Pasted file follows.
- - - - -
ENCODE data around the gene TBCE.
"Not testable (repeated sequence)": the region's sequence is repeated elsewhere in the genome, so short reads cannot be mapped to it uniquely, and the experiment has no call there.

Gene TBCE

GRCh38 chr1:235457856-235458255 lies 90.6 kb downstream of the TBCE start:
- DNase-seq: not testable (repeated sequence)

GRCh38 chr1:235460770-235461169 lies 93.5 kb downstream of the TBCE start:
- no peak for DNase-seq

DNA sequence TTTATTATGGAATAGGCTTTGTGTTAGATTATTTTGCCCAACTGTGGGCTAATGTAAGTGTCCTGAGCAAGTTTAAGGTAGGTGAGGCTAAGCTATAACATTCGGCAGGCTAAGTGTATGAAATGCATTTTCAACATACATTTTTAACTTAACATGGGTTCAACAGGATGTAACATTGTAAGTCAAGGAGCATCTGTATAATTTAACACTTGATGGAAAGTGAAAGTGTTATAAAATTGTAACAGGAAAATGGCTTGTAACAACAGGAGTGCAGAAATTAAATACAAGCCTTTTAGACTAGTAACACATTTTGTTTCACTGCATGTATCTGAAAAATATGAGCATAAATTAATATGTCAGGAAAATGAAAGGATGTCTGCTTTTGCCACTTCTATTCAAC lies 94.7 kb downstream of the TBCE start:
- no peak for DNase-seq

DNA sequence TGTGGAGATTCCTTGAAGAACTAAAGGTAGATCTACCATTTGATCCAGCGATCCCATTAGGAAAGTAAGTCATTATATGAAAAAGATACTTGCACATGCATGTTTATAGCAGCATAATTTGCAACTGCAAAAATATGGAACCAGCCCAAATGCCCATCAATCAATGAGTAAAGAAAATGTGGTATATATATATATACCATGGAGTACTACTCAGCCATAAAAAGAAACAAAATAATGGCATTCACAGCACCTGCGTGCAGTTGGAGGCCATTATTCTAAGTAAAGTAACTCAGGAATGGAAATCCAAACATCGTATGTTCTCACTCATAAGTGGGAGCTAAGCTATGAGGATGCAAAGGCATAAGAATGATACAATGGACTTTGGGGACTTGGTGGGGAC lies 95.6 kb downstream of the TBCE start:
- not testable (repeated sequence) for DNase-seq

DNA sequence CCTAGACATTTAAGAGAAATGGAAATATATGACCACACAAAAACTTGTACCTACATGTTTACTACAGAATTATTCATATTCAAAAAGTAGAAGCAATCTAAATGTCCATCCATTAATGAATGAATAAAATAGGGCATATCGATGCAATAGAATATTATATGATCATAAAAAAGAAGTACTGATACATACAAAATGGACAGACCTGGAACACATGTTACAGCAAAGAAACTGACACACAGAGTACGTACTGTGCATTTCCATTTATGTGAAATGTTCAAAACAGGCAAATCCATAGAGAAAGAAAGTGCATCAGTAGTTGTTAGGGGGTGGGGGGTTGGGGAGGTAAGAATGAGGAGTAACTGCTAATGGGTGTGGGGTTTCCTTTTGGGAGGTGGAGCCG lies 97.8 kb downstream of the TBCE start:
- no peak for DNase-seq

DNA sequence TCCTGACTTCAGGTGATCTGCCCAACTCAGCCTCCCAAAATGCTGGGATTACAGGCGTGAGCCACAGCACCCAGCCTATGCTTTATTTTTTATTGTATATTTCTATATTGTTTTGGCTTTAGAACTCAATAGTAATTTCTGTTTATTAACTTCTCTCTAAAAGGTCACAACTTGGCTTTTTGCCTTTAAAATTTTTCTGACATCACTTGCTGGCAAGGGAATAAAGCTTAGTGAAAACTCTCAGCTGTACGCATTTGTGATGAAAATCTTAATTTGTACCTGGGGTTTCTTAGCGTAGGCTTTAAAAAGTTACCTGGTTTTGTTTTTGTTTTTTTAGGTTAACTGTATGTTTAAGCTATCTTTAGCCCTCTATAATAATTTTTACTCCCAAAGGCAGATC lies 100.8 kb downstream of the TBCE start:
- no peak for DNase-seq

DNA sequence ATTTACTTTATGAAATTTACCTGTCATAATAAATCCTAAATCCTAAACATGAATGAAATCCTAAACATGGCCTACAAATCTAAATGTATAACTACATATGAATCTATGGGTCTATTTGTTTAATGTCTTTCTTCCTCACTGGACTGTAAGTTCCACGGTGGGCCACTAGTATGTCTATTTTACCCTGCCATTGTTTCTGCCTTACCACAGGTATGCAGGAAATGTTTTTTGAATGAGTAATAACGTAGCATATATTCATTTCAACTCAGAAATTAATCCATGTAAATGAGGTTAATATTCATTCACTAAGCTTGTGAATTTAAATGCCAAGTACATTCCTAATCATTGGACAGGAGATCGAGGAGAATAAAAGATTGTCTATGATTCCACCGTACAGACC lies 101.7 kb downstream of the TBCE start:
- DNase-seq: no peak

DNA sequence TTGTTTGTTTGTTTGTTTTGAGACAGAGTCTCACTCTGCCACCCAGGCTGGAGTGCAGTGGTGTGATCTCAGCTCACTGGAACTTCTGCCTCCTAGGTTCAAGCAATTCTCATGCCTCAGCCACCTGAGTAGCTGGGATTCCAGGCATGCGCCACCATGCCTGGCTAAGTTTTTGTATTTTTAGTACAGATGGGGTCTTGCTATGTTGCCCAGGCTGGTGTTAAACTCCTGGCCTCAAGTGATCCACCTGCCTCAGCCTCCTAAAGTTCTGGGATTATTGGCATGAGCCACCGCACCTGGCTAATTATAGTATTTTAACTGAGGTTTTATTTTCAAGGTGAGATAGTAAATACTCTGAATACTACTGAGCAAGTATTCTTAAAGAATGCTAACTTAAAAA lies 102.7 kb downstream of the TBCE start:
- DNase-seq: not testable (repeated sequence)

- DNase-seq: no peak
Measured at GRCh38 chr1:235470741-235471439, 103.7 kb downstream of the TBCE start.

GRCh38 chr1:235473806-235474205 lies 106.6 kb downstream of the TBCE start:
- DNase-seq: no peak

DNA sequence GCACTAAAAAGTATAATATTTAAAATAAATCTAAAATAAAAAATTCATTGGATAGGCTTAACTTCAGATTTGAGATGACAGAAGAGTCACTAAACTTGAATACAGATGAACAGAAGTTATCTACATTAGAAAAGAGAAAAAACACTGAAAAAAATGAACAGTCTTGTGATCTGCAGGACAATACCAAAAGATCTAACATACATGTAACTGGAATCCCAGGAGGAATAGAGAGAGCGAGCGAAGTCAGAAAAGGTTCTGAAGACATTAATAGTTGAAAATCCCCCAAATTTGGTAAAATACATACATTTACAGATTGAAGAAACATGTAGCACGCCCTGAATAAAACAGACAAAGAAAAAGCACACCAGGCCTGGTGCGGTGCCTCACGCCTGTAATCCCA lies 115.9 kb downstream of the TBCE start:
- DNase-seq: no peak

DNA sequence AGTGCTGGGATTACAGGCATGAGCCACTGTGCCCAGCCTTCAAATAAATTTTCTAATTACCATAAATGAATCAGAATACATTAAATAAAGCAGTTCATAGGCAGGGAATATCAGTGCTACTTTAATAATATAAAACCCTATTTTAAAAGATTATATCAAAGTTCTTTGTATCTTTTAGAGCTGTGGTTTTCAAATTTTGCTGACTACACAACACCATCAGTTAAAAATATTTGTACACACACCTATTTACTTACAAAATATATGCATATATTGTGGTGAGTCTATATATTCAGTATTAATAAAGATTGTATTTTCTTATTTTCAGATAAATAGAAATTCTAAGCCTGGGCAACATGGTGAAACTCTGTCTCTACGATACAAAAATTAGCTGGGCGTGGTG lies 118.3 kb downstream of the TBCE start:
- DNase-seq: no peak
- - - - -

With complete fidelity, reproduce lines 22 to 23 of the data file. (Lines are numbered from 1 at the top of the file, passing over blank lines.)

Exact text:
GRCh38 chr1:235473806-235474205 lies 106.6 kb downstream of the TBCE start:
- DNase-seq: no peak